Retinal optical coherence tomography measurements in patients with potential and definite neuromyelitis optica spectrum disorder (NMOSD) are significantly lower than in patients with multiple sclerosis (MS) and healthy people, according to the results of a new study that appeared in the journal Multiple Sclerosis and Related Disorders.
The measurements could therefore be helpful in supporting a diagnosis of NMOSD. According to the authors, larger studies should explore their potential “as a valuable addition to the current consensus diagnostic criteria.”
Read more about the consensus diagnostic criteria for NMSOD
It was already known that retinal optical coherence tomography can differentiate between NMSOD and MS. However, its ability to detect NMSOD not fulfilling the current consensus diagnostic criteria has not been tested previously.
In the present study, a team of researchers led by Samia J. Khoury, MD, from the Department of Neurology, Nehme and Therese Tohme Multiple Sclerosis Center at the American University of Beirut in Lebanon compared the retinal optical coherence tomography measurements of 33 patients with definite NMOSD, 20 patients with probable NMOSD, 138 patients with MS, and 43 healthy volunteers.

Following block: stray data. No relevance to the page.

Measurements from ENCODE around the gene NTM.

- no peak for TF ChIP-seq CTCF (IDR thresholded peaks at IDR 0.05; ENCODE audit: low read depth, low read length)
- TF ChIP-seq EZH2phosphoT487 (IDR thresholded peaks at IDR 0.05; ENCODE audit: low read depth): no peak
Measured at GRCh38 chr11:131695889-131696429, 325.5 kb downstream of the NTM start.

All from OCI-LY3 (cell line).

They found that patients with probable NMOSD had decreased thickness in the ganglion cell/inner plexiform layer and peripapillary and macular retinal nerve fiber layer as well as reduced macular volume similar to patients with definite NMOSD. This was the case even after adjustment for age, gender, duration of disease, and history of optic neuritis per eye. This decrease was significant compared to patients with MS and healthy controls.
When the researchers analyzed only the eye with a history of optic neuritis, these thicknesses—as well as that of the inner nuclear layer—were also reduced.
The team concluded that retinal optical coherence tomography measurements can help identify patients with NMOSD who do not fulfill the current consensus diagnostic criteria for the disease.
Ayoubi NKE, Moussa H, Younes A, Haddad R, Khoury SJ. Use of retinal optical coherence tomography to differentiate suspected neuromyelitis optica spectrum disorder from multiple sclerosis: a cross-sectional study. Mult Scler Relat Disord. 2022;68:104160. doi:10.1016/j.msard.2022.104160